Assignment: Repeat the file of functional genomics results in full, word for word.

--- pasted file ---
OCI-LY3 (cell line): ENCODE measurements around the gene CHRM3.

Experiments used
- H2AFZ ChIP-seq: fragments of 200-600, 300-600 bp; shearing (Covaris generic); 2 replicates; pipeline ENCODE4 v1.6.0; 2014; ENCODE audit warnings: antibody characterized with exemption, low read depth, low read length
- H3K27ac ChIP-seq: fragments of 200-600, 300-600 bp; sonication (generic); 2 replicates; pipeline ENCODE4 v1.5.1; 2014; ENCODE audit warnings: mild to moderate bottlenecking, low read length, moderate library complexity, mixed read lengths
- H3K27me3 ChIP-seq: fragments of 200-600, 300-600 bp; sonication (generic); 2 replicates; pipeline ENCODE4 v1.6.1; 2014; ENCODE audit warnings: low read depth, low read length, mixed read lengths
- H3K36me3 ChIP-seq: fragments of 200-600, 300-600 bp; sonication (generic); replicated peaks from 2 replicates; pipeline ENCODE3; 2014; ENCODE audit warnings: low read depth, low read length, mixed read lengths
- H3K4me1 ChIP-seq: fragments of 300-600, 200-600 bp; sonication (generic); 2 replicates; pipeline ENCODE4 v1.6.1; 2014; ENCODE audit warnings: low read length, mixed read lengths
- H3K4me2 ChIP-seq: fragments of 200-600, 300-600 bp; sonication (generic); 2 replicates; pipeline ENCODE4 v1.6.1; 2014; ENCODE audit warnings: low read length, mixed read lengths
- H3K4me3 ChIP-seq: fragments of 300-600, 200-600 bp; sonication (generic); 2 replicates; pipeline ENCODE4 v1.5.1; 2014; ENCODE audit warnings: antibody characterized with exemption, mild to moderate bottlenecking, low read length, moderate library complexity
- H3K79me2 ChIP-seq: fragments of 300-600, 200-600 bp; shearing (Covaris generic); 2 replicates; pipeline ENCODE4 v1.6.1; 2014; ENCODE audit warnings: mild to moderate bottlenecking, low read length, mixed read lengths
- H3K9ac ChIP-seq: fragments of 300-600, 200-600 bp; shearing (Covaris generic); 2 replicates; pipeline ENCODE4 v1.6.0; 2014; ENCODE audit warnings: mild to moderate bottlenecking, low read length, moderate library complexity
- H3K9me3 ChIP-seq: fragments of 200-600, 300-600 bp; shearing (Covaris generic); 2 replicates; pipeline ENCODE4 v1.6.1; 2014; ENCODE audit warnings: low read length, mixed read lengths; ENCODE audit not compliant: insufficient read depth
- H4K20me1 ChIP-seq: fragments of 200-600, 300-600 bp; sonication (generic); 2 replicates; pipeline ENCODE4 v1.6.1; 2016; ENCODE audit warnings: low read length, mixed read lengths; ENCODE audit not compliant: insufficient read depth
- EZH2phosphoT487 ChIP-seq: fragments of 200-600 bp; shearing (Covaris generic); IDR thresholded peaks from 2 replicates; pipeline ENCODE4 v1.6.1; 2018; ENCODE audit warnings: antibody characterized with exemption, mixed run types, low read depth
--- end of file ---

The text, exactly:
OCI-LY3 (cell line): ENCODE measurements around the gene CHRM3.

Experiments used
- H2AFZ ChIP-seq: fragments of 200-600, 300-600 bp; shearing (Covaris generic); 2 replicates; pipeline ENCODE4 v1.6.0; 2014; ENCODE audit warnings: antibody characterized with exemption, low read depth, low read length
- H3K27ac ChIP-seq: fragments of 200-600, 300-600 bp; sonication (generic); 2 replicates; pipeline ENCODE4 v1.5.1; 2014; ENCODE audit warnings: mild to moderate bottlenecking, low read length, moderate library complexity, mixed read lengths
- H3K27me3 ChIP-seq: fragments of 200-600, 300-600 bp; sonication (generic); 2 replicates; pipeline ENCODE4 v1.6.1; 2014; ENCODE audit warnings: low read depth, low read length, mixed read lengths
- H3K36me3 ChIP-seq: fragments of 200-600, 300-600 bp; sonication (generic); replicated peaks from 2 replicates; pipeline ENCODE3; 2014; ENCODE audit warnings: low read depth, low read length, mixed read lengths
- H3K4me1 ChIP-seq: fragments of 300-600, 200-600 bp; sonication (generic); 2 replicates; pipeline ENCODE4 v1.6.1; 2014; ENCODE audit warnings: low read length, mixed read lengths
- H3K4me2 ChIP-seq: fragments of 200-600, 300-600 bp; sonication (generic); 2 replicates; pipeline ENCODE4 v1.6.1; 2014; ENCODE audit warnings: low read length, mixed read lengths
- H3K4me3 ChIP-seq: fragments of 300-600, 200-600 bp; sonication (generic); 2 replicates; pipeline ENCODE4 v1.5.1; 2014; ENCODE audit warnings: antibody characterized with exemption, mild to moderate bottlenecking, low read length, moderate library complexity
- H3K79me2 ChIP-seq: fragments of 300-600, 200-600 bp; shearing (Covaris generic); 2 replicates; pipeline ENCODE4 v1.6.1; 2014; ENCODE audit warnings: mild to moderate bottlenecking, low read length, mixed read lengths
- H3K9ac ChIP-seq: fragments of 300-600, 200-600 bp; shearing (Covaris generic); 2 replicates; pipeline ENCODE4 v1.6.0; 2014; ENCODE audit warnings: mild to moderate bottlenecking, low read length, moderate library complexity
- H3K9me3 ChIP-seq: fragments of 200-600, 300-600 bp; shearing (Covaris generic); 2 replicates; pipeline ENCODE4 v1.6.1; 2014; ENCODE audit warnings: low read length, mixed read lengths; ENCODE audit not compliant: insufficient read depth
- H4K20me1 ChIP-seq: fragments of 200-600, 300-600 bp; sonication (generic); 2 replicates; pipeline ENCODE4 v1.6.1; 2016; ENCODE audit warnings: low read length, mixed read lengths; ENCODE audit not compliant: insufficient read depth
- EZH2phosphoT487 ChIP-seq: fragments of 200-600 bp; shearing (Covaris generic); IDR thresholded peaks from 2 replicates; pipeline ENCODE4 v1.6.1; 2018; ENCODE audit warnings: antibody characterized with exemption, mixed run types, low read depth